(What you need to be verifying when someone applies with you)


Inflating current or previous salary and benefits to secure more money, or stating that compensation is not important to them when it is.


Previous job title or responsibilities. 

Making up a title or boosting actual title by one or more levels in hopes of obtaining better salary offers.  Overstating their responsibilities or authority in their previous position, or even creating responsibilities or authority they did not directly or independently have.



Listing degree never obtained or listing a school never attended.   Inflating grade point average and graduate honors; citing degree from online, non-accredited “education” institution


Reason for leaving.

Saying it was a massive downsizing when the decision to discharge was based on poor performance; being asked to leave, but saying you quit; underplaying or completely hiding poor relationships with superiors or co-workers.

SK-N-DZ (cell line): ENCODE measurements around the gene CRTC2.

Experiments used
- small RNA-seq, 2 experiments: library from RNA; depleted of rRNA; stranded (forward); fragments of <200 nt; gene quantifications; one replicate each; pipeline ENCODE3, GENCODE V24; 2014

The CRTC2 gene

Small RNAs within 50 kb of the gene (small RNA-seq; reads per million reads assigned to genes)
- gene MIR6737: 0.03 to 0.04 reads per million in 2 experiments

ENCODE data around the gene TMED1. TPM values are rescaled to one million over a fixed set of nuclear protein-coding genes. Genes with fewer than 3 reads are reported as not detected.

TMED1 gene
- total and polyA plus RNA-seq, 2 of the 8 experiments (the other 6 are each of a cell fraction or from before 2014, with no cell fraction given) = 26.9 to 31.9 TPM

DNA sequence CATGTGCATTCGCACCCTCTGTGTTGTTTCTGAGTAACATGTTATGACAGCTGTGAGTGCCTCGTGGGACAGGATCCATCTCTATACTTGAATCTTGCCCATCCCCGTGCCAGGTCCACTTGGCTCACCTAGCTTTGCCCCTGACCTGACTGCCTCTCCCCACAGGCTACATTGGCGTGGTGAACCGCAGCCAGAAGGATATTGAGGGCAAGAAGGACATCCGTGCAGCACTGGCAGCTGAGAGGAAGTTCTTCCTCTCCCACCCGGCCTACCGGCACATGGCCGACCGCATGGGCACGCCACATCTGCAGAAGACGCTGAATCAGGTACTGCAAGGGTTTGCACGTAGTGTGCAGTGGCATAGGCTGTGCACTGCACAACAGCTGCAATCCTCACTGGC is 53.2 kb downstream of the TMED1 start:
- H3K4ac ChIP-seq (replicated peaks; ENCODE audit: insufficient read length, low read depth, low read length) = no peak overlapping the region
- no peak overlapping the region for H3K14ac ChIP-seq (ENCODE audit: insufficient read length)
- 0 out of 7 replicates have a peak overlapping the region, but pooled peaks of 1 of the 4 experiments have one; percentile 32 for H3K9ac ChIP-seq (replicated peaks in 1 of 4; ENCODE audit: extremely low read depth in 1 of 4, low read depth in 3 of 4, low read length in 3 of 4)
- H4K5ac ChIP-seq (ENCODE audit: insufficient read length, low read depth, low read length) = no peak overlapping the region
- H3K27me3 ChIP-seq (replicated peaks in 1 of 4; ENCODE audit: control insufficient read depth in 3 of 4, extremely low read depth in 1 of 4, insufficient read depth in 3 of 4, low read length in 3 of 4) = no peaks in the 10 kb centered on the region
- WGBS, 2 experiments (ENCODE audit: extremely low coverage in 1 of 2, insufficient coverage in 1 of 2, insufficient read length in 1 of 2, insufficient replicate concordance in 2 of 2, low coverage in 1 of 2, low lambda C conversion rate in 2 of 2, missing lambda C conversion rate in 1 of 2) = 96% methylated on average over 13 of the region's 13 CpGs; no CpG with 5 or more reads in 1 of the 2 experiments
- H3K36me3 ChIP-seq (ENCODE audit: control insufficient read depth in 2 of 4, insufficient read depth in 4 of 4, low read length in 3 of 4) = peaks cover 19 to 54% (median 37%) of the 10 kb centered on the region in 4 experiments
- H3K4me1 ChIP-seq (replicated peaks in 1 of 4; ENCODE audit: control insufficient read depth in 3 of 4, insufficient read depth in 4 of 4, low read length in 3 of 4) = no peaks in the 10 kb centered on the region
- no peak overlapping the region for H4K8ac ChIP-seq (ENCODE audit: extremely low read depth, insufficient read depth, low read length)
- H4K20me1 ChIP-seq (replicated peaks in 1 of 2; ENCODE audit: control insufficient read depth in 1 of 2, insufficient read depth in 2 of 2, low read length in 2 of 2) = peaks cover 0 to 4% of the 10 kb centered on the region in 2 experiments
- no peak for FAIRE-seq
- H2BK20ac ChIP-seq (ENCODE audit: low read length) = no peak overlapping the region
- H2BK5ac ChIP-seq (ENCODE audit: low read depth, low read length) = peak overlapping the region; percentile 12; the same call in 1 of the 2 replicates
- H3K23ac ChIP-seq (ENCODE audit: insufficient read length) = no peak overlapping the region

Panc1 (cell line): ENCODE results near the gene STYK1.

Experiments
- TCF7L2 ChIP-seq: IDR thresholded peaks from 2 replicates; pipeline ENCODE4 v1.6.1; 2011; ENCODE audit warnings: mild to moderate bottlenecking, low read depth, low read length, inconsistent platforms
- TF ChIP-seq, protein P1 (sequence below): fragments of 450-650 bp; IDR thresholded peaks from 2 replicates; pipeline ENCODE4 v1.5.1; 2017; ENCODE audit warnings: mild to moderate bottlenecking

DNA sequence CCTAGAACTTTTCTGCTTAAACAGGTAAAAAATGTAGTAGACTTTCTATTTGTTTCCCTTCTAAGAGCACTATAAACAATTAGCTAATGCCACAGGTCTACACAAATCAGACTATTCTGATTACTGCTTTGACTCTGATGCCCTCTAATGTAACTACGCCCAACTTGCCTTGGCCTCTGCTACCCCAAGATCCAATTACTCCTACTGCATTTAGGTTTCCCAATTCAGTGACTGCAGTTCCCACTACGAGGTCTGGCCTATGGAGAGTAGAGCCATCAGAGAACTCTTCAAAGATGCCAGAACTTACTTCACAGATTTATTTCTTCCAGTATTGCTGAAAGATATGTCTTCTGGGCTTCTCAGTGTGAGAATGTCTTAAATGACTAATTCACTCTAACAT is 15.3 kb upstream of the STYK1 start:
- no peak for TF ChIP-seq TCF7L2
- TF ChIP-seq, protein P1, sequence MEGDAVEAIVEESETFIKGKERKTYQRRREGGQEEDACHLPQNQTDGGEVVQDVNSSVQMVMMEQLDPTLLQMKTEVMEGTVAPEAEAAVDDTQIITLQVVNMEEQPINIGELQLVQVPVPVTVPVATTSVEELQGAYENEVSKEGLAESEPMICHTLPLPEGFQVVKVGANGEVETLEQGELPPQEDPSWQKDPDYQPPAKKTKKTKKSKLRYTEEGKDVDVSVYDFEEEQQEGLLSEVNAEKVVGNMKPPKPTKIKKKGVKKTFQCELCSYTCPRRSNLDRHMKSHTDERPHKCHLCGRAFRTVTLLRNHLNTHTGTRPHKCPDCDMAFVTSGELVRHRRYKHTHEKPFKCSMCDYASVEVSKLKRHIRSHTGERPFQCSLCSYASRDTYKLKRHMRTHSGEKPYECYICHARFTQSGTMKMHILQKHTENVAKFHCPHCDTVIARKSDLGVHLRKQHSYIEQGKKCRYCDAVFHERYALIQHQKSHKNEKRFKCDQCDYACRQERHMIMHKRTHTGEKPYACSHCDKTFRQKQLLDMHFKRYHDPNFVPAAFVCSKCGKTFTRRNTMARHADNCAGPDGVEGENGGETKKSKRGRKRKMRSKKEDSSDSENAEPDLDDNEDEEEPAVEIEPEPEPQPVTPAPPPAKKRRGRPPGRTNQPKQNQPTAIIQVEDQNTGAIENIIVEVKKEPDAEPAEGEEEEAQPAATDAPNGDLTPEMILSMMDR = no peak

Overstating one’s contributions to a team project or company performance; claiming to have received special recognition; exaggerating level of participation in an important aspect of the business.



Overstating their flexibility when it comes to the actual position requirements.  In the context of employment relationships, a candidate may overstate their flexibility on certain job specific requirements – travel requirements, pay requirements, relocation requirements, flexible compensation programs, etc.


Commitment and passion for career. 

More and more candidates are coming to the interview process professing total dedication to career.  When it comes to basics like showing up on time and focusing on your job while you are at work, how committed and passionate someone is makes a difference.  Never mind doing what it takes to get a job done when the pressure is on.   Being able to assess with a third party just how passionate and committed someone is to their career and their position can be helpful.